It didn't stop there either. After the fall, those gritty dirty creatures could share and become the body of the Son who sits at the right hand of the Father. So what really set some angels off and against all nature? Dust. Becoming. One with God.

          • David Nickol

            The pastor of our church (when I was in elementary school and high school) was fond of telling stories about a priest he called the Curé of Ars, perhaps better known as St. John Vianney, who allegedly had numerous encounters with demons, some of them physical. Padre Pio (Saint Pio of Pietrelcina) told of being physically assaulted by the devil. The Exorcist (book and movie) was based on an actual alleged case of possession.

            Added Later: I hope you are correct, though.

          • Dennis Bonnette

            No, you are correct. Angels and devils can directly affect physical entities, which is precisely how they move our intellects, and indirectly our wills, by effecting the formation of sense images which move us to act. They can produce preternatural effects which people sometimes mistakenly confuse with supernatural effects from God.

          • Rob Abney

            I might have overstated my objection to material influence although I can't really understand how it would work.

            I once heard that St. John Vianney was not "too intellectual", so his fellow seminarians passed around a petition stating all the reasons that he shouldn't be ordained, the last one to sign it was John Vianney himself!

          • OMG

            Aquinas' "On Evil" can be found online for free (for a 1-month trial) at https://www.scribd.com/document/345072343/malo-pdf. Once the reader grips the metaphysics, the discussion of how angels influence man and other material is interesting. (The bulk of the book is on capital sins--my motive for ploughing through.) Basically, angels use both external and internal means to persuade man. It is posited that angels may cause movement of 'vapors and fluids' which then lead to certain sense perceptions which then persuade.

            The dumb ox (-ymoron) also discusses how angels, through their superior intellect, may act upon man's understanding: "But the devil, although he could by the ordination of his nature persuade human beings of things by enlightening their intellect as good angels do, does not do this....because the more an intellect is enlightened, the more it can guard itself against the deceptions that the devil intends." (Question III, Fourth Article, Answer).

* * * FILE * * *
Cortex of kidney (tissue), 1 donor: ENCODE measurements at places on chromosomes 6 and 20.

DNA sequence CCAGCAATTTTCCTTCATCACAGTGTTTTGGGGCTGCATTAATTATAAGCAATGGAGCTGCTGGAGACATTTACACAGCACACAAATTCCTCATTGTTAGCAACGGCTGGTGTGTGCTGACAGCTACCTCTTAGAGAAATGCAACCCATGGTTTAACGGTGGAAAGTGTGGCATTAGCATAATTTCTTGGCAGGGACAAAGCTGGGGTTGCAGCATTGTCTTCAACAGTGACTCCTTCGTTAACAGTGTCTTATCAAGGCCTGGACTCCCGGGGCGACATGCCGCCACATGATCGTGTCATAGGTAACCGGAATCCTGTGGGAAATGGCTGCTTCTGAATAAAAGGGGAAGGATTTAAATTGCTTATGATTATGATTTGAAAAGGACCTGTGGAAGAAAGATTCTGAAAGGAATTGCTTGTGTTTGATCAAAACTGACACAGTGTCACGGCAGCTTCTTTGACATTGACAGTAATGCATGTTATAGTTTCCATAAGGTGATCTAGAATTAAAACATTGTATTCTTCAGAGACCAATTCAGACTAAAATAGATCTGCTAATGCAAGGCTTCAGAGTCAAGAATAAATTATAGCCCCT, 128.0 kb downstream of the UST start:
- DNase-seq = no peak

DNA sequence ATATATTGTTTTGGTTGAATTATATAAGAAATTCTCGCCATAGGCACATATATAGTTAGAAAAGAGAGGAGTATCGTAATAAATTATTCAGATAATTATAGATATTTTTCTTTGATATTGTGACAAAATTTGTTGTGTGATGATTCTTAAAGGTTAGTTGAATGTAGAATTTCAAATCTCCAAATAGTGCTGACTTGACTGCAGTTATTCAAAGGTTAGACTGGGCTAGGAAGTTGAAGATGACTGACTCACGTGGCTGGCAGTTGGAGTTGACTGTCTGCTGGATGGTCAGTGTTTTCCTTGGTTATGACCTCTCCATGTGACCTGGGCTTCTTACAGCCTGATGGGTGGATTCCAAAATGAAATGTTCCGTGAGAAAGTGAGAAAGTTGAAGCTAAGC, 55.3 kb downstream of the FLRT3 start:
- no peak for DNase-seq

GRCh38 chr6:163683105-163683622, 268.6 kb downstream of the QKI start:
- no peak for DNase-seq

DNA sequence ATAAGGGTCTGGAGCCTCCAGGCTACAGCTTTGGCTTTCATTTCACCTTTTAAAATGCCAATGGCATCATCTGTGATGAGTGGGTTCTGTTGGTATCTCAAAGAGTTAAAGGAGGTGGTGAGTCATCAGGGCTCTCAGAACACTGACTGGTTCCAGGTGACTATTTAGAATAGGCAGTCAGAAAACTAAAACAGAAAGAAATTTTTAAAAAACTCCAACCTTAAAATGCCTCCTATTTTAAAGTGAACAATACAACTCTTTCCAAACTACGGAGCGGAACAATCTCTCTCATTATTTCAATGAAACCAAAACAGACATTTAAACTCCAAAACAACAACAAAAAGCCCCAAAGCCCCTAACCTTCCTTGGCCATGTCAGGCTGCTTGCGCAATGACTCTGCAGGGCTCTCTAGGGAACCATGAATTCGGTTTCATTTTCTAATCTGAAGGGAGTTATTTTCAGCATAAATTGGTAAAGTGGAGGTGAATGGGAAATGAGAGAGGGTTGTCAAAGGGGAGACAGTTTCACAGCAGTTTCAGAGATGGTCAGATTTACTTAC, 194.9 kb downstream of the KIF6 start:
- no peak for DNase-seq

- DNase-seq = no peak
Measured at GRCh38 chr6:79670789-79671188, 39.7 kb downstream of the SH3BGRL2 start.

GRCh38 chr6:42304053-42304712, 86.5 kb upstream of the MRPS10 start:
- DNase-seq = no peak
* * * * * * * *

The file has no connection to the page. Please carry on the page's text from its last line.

• LB: The above sounds rather different from … any other event characterized as "genocide".

            BGA: No, its textbook genocide.

            Can you point me to a single other time in history when an invincible force was bent on conquering a strictly defined set of land, and upon initial entrance to that land, performs a medical procedure on all its males which incapacitates them for multiple days?

            What God told Saul to do to the Amalakite is the same justification used by the people who were captured on video apologizing to a baby before killing it because they thought the parents were Boko Haram.

            Actually, the OT was almost certainly focused on culture destruction, where the culture targeted was hell-bent on raping, murdering, and pillaging the stragglers of a migrating people as well as the outlying villages of the then-settled people. It's the same thing you want to do to ISIS—destroy the culture which is intent on harming people. And yes, preventing the culture from carrying out what it considers its essence is to destroy it.

            [OP]: We must also remember that what is morally evil for man may not be morally evil for God, since he alone is the Creator of all things and the Legislator of natural law as well as the just Judge of those who violate its ordinances.

            BGA: Why? We simply reject this as authoritarian and despotic in humans.

            LB: If there are no limits on what we can say can be good for God to do, what you say would undoubtedly apply. …

            BGA: How is that not the case? If what is good is just what gods laws are and gods laws don't apply to himself, what limits are there?